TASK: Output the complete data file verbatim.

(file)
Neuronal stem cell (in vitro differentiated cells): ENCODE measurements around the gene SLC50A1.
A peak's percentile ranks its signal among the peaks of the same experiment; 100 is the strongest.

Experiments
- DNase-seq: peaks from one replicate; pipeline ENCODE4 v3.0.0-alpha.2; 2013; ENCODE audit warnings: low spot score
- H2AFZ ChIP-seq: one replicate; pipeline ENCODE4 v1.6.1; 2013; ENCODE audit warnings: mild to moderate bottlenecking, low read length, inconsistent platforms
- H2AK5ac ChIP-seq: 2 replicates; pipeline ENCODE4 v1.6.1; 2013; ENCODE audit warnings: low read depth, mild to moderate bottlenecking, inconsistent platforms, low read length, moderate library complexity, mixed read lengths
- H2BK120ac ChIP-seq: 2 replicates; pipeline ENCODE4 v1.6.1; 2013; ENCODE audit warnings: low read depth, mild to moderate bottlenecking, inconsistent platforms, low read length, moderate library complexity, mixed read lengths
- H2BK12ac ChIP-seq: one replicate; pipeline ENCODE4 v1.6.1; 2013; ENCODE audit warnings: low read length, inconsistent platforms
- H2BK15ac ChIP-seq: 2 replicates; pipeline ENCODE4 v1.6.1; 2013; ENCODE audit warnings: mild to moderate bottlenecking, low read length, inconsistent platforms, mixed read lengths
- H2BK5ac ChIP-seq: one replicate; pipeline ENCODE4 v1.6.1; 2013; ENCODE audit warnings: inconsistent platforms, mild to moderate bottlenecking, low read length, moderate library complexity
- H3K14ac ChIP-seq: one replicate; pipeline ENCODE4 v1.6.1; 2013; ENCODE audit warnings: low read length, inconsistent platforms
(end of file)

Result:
Neuronal stem cell (in vitro differentiated cells): ENCODE measurements around the gene SLC50A1.
A peak's percentile ranks its signal among the peaks of the same experiment; 100 is the strongest.

Experiments
- DNase-seq: peaks from one replicate; pipeline ENCODE4 v3.0.0-alpha.2; 2013; ENCODE audit warnings: low spot score
- H2AFZ ChIP-seq: one replicate; pipeline ENCODE4 v1.6.1; 2013; ENCODE audit warnings: mild to moderate bottlenecking, low read length, inconsistent platforms
- H2AK5ac ChIP-seq: 2 replicates; pipeline ENCODE4 v1.6.1; 2013; ENCODE audit warnings: low read depth, mild to moderate bottlenecking, inconsistent platforms, low read length, moderate library complexity, mixed read lengths
- H2BK120ac ChIP-seq: 2 replicates; pipeline ENCODE4 v1.6.1; 2013; ENCODE audit warnings: low read depth, mild to moderate bottlenecking, inconsistent platforms, low read length, moderate library complexity, mixed read lengths
- H2BK12ac ChIP-seq: one replicate; pipeline ENCODE4 v1.6.1; 2013; ENCODE audit warnings: low read length, inconsistent platforms
- H2BK15ac ChIP-seq: 2 replicates; pipeline ENCODE4 v1.6.1; 2013; ENCODE audit warnings: mild to moderate bottlenecking, low read length, inconsistent platforms, mixed read lengths
- H2BK5ac ChIP-seq: one replicate; pipeline ENCODE4 v1.6.1; 2013; ENCODE audit warnings: inconsistent platforms, mild to moderate bottlenecking, low read length, moderate library complexity
- H3K14ac ChIP-seq: one replicate; pipeline ENCODE4 v1.6.1; 2013; ENCODE audit warnings: low read length, inconsistent platforms